Angel Dust

Faith No More

Slash /Reprise Records, 1992

REVIEW BY: Vish Iyer


I want to make full use of this space to proclaim what I have started believing over the past five years or so, and something that has only become stronger over time: Angel Dust is one of the most path-breaking rock records of the nineties. It is also gravely overlooked, in terms of the influence it has had on contemporary rock music.

Angel Dust was created when grunge was at its most lucrative. It was the time when the "Seattle" sound was what bullied the music scene, and every aspiring rock band wanted to become a part of the cluster of "Seattle" bands that the early nineties was so famous for. It was during that time that Faith No More (FNM) came up with the funk-rap-rock-grunge package of Angel Dust.

Rock music with keyboards and rap vocals, which is what grunge has turned into, was not the same thirteen years ago. Though rap-rock music had a mainstream presence, like that of the Red Hot Chilli Peppers, Beastie Boys, etc., the more intense "hard rock" facet of rock was still pretty much dominated by the rhythm guitar and singers with baritone vocals who could scream really really well.

Angel Dust is grunge and far beyond. Its aggressive rhythm section is the most prominent feature of its sound -- which is the case with grunge music itself -- and the FNM has a vocalist who can not only hit bassy notes, but does an awful lot more. In its smart grunge sensibility, Angel Dust could also cleverly include rap, funk, and gothic keyboard layers seamlessly. FNM did this earlier with my_heart_sings_the_harmony_web_ad_alt_250 The Real Thing; but while The Real Thing was aggressive and more commercial, Angel Dust is darker and more intense, and a more difficult record to have a damned instrument like the keyboard enhancing the firing powers of its guitars rather than acting as a mellowing agent trying to give the music a sense of melodiousness.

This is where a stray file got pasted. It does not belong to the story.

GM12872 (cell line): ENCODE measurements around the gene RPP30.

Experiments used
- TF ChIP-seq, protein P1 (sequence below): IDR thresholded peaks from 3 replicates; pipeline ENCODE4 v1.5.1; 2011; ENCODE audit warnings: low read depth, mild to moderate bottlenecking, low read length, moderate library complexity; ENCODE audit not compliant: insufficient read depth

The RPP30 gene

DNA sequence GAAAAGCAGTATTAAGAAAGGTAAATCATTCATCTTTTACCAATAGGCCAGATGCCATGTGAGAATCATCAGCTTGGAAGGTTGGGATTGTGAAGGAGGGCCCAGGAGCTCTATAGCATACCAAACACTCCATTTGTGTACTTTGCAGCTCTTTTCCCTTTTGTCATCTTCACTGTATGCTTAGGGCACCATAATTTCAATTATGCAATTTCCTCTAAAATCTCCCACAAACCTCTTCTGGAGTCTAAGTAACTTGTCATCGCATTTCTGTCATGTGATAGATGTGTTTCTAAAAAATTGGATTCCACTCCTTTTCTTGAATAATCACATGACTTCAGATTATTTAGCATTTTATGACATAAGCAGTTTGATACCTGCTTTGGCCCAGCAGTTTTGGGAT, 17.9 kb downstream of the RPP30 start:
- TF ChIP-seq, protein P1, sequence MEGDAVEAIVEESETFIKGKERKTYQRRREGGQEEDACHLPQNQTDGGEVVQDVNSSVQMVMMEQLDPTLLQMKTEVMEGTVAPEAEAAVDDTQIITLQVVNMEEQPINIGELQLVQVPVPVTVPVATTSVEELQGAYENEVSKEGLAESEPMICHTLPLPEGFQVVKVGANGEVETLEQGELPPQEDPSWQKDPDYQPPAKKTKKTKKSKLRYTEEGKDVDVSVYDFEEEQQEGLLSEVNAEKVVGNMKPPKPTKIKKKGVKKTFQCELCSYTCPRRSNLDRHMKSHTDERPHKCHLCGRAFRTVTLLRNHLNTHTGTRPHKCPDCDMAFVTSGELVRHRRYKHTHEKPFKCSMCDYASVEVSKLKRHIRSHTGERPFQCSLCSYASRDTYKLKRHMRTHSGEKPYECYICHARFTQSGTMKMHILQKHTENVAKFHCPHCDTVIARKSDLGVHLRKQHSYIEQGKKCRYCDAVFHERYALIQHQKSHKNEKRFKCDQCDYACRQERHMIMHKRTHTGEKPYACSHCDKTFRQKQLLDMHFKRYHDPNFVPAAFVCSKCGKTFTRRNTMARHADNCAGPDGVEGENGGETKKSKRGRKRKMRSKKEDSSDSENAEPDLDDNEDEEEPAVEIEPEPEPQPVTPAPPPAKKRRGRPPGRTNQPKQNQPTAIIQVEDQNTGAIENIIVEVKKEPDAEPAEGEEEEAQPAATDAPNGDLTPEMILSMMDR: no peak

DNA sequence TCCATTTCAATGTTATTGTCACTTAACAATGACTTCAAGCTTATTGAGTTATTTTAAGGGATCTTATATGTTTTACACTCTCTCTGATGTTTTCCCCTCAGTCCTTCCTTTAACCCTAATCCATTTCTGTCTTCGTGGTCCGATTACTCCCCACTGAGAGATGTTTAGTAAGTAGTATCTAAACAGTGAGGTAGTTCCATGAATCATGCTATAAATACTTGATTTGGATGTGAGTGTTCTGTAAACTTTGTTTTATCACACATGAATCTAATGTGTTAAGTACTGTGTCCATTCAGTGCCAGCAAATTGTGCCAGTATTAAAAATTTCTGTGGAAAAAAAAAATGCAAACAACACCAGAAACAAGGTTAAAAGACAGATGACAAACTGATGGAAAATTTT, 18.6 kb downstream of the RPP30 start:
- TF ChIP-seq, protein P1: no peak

The most amazing part of this album is that it does not sound "industrial" or badly synth-laden. It sounds like a pure hard-rock record, and the keyboards and the funk vibes stand out too, but without making the album sound too polished; the stinging rawness is still maintained.

The album is crazy. Every song on the LP has each member contending with each other to punch the listener black n' blue. The tunes are contorted and sound as if played by people on dangerous adrenalin levels. No number proceeds the way it starts and ends the way it proceeds. The record is, to put it plainly -- and in a manner that is befitting -- fucked up; messed up badly in the head.

Today's funk-rock acts show anger of the type kids do when they are denied something by their parents. Their angst gets so unnerving at times that you feel like smacking them on the buttocks, preferably with a whip on fire. FNM's anger, on the other hand, is unlike anything in today's rock scene; it is the whip on fire smacking into buttocks and anything else that gets in its way.

Singer Mike Patton's vocals are among the best in rock. He switches between rap, baritone rock singing, mindlessly possessed screaming, and cadaverously cold mutterings with the minimum effort and maximum efficacy. On "RV," Patton -- presumably on a high dose of meth -- ends the song speaking with an air of cheesy nonchalance "I think it's time I had a talk with my kids / I'll tell 'em what my daddy told me / You ain't never gonna amount to nothing," and the whip cracks hard. It cracks harder and more painfully on the song about progenies "Everything's Ruined," which goes like this: "We were like ink and paper / Knew arithmetic so well / We had to multiply ourselves / Baby became a fat nickel so fast / Then came puberty / But he made us proud / He made us rich / But how were we to know he was counterfeit / Now everything's ruined," and on "Kindergarten" ("Kindergarten / Born late / Will I graduate / Drinking fountains are shorter than they used to be / the swings on the playground don't even fit me anymore").

FNM wanted to let out its aggression by having fun with its music, and hence sounds honestly angry. On the other hand, the funk-rock emo buffoons on today's modern rock charts want to be all aggressive in letting out the anger they do not have in the first place, and end up making fun of their music instead. FNM inspired a music genre that is now putting itself to great shame.

Angel Dust is a must-buy rock album, recommended not for rockers looking for self-pitying angst, but for bold adventurers who are fearless enough to try rock music that's an unpredictable and frantic juggernaut.

Rating: A

User Rating: B-



© 2005 Vish Iyer and The Daily Vault. All rights reserved. Review or any portion may not be reproduced without written permission. Cover art is the intellectual property of Slash /Reprise Records, and is used for informational purposes only.